Also, finding good candidates for programs can be a time-consuming effort. “Last year, our STEP program had 19,000 applicants for a 50-person program,” Murphy says. “We eventually end up interviewing around 700 candidates to find the ones we feel we can train and fit in.”
At times, the apprentices are not yet ready for the workplace, Nickolaisen says. “This could be due to a lack of technical skills — although the certification should resolve most of that — or because the person lacks basic job skills,” he says. “At times, we might not be prepared to provide life/job skill training as part of the apprenticeship.”
O.C. Tanner puts its potential apprentices through a complete and thorough interviewing process to make sure they are ready for the rigors of an IT career. Even so, “when someone completes the apprenticeship process, you might not have a place for them in your organization and so you have to then take on the role of helping them find an IT job with another organization,” Nickolaisen says.
Best practices of successful apprenticeship programs
O.C. Tanner’s Nickolaisen, ThoughtWorks’ Murphy, and Long Beach’s Eriksen offer tips for organizations looking to establish an apprenticeship program.
Have a structured process. “For each role we defined a set of skills the apprentices will have when they complete their program,” Nickolaisen says. “We use this to track their progress and ensure they develop a consistent and meaningful set of skills.”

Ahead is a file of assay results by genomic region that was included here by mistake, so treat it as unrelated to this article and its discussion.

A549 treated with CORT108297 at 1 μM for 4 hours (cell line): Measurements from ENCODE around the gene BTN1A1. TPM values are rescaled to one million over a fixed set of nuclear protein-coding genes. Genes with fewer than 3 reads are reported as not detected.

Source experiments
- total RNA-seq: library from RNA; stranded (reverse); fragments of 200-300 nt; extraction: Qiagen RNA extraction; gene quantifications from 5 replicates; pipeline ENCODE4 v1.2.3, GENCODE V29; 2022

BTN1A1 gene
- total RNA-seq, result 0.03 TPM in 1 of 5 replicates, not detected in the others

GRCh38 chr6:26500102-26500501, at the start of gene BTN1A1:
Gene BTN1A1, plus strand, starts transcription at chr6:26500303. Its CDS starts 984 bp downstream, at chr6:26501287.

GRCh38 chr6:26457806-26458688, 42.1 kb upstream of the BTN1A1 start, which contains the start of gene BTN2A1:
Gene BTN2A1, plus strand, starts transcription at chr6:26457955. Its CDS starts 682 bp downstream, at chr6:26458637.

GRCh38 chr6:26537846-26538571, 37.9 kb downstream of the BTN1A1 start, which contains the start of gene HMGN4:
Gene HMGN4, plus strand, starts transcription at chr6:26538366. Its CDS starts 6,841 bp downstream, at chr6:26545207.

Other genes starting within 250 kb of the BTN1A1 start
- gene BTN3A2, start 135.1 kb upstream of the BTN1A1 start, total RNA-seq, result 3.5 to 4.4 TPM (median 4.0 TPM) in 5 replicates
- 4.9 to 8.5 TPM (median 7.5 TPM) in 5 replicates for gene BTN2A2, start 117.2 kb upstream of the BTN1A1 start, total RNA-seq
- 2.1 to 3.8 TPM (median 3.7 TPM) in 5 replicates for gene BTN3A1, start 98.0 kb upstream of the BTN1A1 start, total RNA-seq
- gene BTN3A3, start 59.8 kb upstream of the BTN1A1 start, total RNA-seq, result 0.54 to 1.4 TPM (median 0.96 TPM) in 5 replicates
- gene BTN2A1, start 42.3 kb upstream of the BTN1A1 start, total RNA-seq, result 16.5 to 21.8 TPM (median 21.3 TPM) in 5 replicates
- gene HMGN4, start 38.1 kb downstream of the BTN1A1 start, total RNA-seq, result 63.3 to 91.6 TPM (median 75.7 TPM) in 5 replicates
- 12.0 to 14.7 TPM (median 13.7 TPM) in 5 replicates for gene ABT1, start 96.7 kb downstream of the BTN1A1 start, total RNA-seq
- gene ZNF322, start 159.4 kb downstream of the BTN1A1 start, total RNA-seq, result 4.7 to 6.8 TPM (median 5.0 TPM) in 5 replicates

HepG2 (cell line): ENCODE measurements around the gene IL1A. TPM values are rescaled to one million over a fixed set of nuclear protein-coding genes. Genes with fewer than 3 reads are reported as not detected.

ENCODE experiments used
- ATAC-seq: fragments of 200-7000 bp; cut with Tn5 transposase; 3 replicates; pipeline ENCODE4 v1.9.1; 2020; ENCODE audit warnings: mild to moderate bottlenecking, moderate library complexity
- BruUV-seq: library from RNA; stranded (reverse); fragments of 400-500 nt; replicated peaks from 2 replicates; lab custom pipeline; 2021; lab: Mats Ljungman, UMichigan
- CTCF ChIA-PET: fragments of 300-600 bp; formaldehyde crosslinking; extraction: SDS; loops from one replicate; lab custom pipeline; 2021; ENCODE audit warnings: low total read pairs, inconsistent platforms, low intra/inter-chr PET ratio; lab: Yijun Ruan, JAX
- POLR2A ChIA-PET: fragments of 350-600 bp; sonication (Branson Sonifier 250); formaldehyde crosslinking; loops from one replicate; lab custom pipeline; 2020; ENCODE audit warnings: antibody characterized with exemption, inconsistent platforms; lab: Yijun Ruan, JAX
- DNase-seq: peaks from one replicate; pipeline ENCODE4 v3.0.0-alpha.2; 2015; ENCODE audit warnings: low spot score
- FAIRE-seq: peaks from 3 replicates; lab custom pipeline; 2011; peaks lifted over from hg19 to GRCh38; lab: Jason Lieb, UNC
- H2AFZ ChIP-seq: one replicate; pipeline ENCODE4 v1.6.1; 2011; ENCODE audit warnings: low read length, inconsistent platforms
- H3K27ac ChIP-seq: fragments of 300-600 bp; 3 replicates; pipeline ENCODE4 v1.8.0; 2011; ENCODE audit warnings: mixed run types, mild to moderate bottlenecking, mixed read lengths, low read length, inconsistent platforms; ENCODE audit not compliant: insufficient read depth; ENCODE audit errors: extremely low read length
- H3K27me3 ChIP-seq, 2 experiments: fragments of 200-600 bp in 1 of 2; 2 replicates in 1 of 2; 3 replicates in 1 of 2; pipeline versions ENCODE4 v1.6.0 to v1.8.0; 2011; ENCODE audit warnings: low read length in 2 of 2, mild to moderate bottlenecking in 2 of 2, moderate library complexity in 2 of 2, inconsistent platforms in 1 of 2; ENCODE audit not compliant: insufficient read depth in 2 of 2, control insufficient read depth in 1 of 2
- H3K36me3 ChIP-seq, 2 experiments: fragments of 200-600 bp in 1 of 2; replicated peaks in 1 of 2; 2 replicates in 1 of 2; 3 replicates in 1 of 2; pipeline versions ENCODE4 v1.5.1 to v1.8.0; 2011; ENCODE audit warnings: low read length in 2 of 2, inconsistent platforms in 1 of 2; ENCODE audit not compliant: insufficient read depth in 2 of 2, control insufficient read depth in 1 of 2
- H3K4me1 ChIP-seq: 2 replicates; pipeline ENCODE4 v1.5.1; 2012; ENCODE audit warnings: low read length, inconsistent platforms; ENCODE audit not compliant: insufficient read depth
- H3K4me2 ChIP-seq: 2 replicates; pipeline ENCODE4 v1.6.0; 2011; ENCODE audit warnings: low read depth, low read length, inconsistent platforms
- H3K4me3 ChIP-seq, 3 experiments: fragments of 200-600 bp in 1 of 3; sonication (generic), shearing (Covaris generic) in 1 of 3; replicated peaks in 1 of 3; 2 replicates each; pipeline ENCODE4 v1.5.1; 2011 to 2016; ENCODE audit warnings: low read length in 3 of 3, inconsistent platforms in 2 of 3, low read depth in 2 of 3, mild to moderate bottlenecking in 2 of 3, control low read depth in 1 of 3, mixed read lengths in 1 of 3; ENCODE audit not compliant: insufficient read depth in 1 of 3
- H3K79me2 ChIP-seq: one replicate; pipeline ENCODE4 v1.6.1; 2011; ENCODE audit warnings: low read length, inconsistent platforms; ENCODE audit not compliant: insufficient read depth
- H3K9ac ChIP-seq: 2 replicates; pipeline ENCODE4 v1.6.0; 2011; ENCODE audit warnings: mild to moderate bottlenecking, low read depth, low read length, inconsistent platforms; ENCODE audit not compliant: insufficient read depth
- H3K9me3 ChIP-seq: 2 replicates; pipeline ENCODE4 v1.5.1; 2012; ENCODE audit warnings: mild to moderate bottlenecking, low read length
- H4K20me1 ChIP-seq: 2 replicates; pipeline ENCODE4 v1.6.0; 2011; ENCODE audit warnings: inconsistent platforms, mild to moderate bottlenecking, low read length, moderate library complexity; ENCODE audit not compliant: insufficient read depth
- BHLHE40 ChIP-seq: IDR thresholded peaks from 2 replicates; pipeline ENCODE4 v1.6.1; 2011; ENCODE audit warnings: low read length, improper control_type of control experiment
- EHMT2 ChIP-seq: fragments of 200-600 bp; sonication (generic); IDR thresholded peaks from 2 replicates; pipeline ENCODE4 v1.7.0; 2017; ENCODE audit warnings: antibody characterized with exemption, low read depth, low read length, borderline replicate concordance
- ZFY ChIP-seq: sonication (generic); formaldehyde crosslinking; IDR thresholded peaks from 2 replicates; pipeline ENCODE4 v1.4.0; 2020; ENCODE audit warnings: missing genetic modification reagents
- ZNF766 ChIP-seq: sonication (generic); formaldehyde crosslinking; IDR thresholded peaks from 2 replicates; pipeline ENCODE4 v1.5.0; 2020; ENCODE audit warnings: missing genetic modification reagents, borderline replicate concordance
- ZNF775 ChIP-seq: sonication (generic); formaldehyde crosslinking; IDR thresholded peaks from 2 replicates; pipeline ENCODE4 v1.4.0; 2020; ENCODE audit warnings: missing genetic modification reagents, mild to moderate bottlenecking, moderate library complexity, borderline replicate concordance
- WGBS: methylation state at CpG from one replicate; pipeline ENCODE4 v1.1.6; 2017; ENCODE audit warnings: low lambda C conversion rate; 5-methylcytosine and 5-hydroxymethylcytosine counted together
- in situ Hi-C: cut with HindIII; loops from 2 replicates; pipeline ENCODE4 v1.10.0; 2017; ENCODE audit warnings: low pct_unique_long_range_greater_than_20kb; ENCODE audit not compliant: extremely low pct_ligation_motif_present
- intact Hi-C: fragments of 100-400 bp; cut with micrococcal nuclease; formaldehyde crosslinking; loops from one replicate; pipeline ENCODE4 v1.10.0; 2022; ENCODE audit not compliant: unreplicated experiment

Incorporate feedback. In the early days of O.C. Tanner’s program, the company ended each apprenticeship cycle by asking what went well and what needed to change. “By making such changes, we have developed something of an apprentice machine,” Nickolaisen says. “We still ask ourselves what went well and what needs to change, but our process is smooth and effective.”
Look for candidates outside the usual channels. Companies should seek talent in smaller cities or relax certain technical entrance requirements and provide the support needed to bridge the gap later, Murphy says. “This approach can result in a significant competitive advantage to the company, through the acquisition of talent that others cannot reach [or] find, increasing diversity and loyalty and lower attrition rates,” he says.
Be willing to invest. High-value apprenticeships require proper institutional investment and focus, Murphy says. That includes having programs of a significant duration; high-quality, dedicated mentors and trainers; and a structured mix of formal and informal education and practical training.
“Organizations [that] are not willing to commit this level of investment and focus might find themselves better off not undertaking the program at all,” Murphy says.
“The mentorship portion is critical, so find out early who your great mentors are,” Nickolaisen says.
Reach out. Maintain a presence at local colleges and universities, and build relationships with coordinators and staff, Eriksen says.
“The more recruitment events we have done at our local university, the more brand awareness we were able to create, displaying to students and potential employees that we are a local employer with lots to offer,” says Eriksen, who also recommends connecting with nonprofit organizations that focus on women and under-represented talent in technology.
Get personal. The requirements of each apprentice are different, particularly when a company is recruiting from a diverse and atypical recruiting pool. Apprenticeship programs should understand this upfront, Murphy says, and build in an appropriate level of personalized assessment, training, and mentoring to fully take advantage of the abilities of diverse participants.